Brain imaging studies have a diversity problem.
That’s what researchers concluded after they re-analyzed data from a large study that used MRI to measure brain development in children from 3 to 18.
Like most brain imaging studies of children, this one included a disproportionate number of kids who have highly educated parents with relatively high household incomes, the team reported Thursday in the journal Nature Communications.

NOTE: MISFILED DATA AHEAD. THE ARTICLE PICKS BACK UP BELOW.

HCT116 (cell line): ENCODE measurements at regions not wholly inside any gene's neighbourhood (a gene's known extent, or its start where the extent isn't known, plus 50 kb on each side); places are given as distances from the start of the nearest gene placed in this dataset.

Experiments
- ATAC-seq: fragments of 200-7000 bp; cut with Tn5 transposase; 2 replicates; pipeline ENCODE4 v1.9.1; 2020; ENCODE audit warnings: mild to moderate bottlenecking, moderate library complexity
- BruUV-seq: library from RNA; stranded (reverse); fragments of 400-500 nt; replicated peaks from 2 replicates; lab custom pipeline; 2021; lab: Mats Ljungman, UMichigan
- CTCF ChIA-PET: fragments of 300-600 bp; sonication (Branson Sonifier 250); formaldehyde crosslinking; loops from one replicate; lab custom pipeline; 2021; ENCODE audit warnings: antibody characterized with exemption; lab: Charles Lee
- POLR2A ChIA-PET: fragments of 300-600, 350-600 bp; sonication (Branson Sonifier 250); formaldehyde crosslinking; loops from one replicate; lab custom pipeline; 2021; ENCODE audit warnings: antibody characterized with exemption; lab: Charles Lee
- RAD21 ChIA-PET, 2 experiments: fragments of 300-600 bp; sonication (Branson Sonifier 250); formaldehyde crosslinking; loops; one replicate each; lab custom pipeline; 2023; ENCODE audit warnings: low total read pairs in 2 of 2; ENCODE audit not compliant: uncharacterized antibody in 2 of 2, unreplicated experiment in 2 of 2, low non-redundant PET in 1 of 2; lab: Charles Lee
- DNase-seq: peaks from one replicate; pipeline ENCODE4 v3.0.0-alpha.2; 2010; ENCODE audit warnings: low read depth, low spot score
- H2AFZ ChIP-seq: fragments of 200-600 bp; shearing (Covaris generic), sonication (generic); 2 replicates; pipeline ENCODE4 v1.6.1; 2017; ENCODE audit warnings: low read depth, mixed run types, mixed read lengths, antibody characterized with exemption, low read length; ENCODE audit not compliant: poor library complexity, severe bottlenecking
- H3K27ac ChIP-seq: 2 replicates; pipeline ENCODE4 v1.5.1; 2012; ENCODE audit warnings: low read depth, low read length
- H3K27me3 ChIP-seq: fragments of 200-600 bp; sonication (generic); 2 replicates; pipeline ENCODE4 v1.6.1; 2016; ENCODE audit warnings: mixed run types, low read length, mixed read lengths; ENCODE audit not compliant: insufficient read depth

For example, parents of study participants were three times more likely than typical U.S. parents to hold an advanced degree. And participants’ family incomes were much more likely to exceed $100,000 a year.
So the researchers decided to see whether the results would be different if the sample represented the U.S. population, says Kaja LeWinn, an assistant professor at the University of California, San Francisco School of Medicine. “We were able to weight that data so it looked more like the U.S.” in terms of race, income, education and other variables, she says.
And when the researchers did that, the picture of “normal” brain development changed dramatically.